If you have Irritable Bowel Syndrome, there is an imbalance in your intestinal function. You have to learn what to eat to create balance in your gut. Once you have achieved balance, and your intestinal tract is working better, you don't get to stop watching what you eat. If you go back to foods that irritate you, all those terrible IBS symptoms return.
What does this have to do with yoga and movement, you say?
Daily activities easily bring your body into imbalance through repeated movement patterns. And most of those patterns are repeated over decades. I frequently hear that it takes three weeks to create a new habit. If you can stop biting your nails for three weeks, you can probably stop for the long haul. Shouldn't the same be true of movement patterns? Movement patterns are not the same as habits such as nail-biting. Picture the position of your shoulders and upper body when you drive, cook, read, work on a computer, pretty much everything. Arms in front of you, shoulders rounded. Do this for years, as we all do, and muscles get very good at maintaining this position.
I can teach you ways to rearrange your upper body, to build strength to counter the way you've been holding yourself. But doing that a few minutes a day can only do so much to counter the misalignment created when you spend several hours a day in that rounded forward, arms-in-front-of-you position.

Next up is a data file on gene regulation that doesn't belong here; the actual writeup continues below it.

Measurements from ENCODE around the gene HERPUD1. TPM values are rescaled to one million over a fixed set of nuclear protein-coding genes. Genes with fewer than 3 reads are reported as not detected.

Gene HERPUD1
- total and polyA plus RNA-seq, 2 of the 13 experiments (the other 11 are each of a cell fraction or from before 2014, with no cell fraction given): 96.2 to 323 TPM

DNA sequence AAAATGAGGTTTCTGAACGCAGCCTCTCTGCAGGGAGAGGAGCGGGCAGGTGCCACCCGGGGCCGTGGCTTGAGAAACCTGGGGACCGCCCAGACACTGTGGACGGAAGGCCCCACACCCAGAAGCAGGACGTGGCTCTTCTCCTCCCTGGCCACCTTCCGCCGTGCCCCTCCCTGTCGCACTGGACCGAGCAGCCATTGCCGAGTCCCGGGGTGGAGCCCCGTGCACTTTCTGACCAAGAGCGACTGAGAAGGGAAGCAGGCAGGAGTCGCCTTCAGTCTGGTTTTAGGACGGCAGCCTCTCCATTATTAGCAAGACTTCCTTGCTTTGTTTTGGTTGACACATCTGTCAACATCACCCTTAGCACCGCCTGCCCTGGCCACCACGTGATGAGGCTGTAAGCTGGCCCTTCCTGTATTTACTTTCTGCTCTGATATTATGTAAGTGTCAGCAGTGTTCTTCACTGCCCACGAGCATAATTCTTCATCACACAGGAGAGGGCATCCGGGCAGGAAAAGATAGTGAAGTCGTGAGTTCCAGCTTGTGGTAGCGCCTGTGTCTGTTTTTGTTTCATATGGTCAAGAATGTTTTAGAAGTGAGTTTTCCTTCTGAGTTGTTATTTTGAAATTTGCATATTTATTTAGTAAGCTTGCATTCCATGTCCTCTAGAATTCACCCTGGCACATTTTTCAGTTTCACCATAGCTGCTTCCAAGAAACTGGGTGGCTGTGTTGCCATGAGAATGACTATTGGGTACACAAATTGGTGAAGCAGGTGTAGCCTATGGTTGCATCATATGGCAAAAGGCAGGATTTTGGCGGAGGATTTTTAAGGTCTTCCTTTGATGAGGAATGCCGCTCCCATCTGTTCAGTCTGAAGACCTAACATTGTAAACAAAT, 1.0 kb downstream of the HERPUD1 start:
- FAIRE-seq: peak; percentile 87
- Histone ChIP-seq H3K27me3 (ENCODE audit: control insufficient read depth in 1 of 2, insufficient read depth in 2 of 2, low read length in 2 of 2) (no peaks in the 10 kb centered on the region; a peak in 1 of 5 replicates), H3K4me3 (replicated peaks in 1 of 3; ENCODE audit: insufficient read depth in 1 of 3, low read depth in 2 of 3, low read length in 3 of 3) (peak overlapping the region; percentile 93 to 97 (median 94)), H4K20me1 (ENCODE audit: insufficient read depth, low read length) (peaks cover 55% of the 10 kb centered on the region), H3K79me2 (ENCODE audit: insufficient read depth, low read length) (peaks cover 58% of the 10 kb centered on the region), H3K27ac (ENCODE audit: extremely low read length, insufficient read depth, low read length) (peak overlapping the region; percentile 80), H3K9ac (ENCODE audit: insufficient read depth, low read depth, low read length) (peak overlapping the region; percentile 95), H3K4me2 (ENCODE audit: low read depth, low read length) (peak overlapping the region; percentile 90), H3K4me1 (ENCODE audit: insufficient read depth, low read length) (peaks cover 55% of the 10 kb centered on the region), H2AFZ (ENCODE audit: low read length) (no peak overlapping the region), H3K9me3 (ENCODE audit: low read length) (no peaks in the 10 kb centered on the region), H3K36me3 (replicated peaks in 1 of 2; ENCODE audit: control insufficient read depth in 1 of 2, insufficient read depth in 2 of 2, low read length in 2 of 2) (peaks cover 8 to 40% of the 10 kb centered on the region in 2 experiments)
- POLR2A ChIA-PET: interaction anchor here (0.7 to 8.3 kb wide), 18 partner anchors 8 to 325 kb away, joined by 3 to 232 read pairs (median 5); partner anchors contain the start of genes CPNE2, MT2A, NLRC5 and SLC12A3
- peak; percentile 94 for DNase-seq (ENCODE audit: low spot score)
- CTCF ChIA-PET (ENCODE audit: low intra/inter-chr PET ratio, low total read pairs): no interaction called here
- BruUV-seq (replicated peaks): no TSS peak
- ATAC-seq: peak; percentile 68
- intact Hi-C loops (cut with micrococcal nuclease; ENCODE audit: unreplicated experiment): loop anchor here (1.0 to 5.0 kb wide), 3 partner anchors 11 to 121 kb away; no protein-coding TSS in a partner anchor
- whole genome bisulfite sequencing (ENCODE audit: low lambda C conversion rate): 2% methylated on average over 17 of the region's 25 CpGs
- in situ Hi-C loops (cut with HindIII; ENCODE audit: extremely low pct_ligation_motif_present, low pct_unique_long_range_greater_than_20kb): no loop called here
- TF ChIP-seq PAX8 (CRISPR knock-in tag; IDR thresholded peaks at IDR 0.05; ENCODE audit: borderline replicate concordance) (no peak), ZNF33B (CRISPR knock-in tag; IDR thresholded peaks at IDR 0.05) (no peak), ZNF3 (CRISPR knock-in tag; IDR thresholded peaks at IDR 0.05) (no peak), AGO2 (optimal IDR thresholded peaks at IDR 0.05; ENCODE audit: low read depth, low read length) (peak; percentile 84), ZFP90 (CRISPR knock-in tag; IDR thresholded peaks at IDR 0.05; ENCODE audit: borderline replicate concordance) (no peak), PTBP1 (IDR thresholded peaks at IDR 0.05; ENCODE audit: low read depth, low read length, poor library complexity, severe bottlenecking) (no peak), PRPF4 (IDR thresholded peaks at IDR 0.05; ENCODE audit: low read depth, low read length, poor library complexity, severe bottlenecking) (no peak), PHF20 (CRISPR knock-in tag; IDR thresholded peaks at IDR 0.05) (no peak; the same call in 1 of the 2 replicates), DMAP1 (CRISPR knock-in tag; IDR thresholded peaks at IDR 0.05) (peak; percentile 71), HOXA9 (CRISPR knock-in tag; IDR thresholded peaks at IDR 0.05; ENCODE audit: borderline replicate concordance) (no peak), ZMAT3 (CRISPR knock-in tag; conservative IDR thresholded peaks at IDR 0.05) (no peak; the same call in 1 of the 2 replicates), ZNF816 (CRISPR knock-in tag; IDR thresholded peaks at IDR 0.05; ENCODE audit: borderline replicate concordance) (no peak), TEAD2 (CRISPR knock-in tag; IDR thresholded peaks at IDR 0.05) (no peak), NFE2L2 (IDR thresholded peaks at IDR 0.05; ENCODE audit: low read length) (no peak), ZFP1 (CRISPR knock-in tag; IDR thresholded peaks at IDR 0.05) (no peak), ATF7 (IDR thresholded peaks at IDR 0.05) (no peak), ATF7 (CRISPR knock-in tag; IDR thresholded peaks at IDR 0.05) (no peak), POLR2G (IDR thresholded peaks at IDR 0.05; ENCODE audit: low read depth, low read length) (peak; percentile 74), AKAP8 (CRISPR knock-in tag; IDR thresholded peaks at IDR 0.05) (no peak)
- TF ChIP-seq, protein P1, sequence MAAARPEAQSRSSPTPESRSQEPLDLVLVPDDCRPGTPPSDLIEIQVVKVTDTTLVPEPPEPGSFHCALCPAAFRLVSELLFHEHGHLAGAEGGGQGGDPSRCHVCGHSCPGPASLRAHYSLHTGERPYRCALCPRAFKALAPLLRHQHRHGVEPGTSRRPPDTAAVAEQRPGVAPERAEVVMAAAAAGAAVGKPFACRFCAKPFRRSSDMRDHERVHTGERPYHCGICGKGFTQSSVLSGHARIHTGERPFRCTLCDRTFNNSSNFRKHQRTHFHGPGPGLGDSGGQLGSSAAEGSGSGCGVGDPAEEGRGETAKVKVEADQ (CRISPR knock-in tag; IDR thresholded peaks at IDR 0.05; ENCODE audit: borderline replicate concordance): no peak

Recently, a few different clients asked me how long until they don't have to pay attention to the positioning of their feet. All of them were relieved to discover that many years into this work, I still have to consciously place my feet throughout the day. It's not that I'm bad at the proper alignment. It's that my long-held patterns of turning my feet out are well-practiced. This is true for most of us.
Working on alignment isn't about restricting how you move. Nor is working on alignment a practice you can do for three weeks and then be done. Working on alignment is about becoming conscious of how you are moving, standing, sitting, and then taking steps to shift into other positions. It is about recognizing the ways in which your movement patterns create imbalances. The more often you shift out of the way you usually move, the more often you create new movement patterns. And the more often you do that, the more opportunities to bring balance back into the body.
Now, back to the IBS analogy. If you come to me with pain, I will give you work to do to relieve that pain. If you find that pain goes away after a few weeks of doing the work, that's wonderful. If that pain is due to movement patterns, you will likely do that rehabilitative work for a very long time. And if you stop, the pain may well return.
Without changing the culture of cars and chairs and flat, level surfaces to stand on, without limiting harmful footwear and sedentary-ness, restorative work will be yours (and mine) to do for the rest of our lives.
Keep doing the work. I'm right there with you.
Deep, and not so deep, thoughts on bodies, movement, yoga, art, shoes, parenting, dogs. You know, life.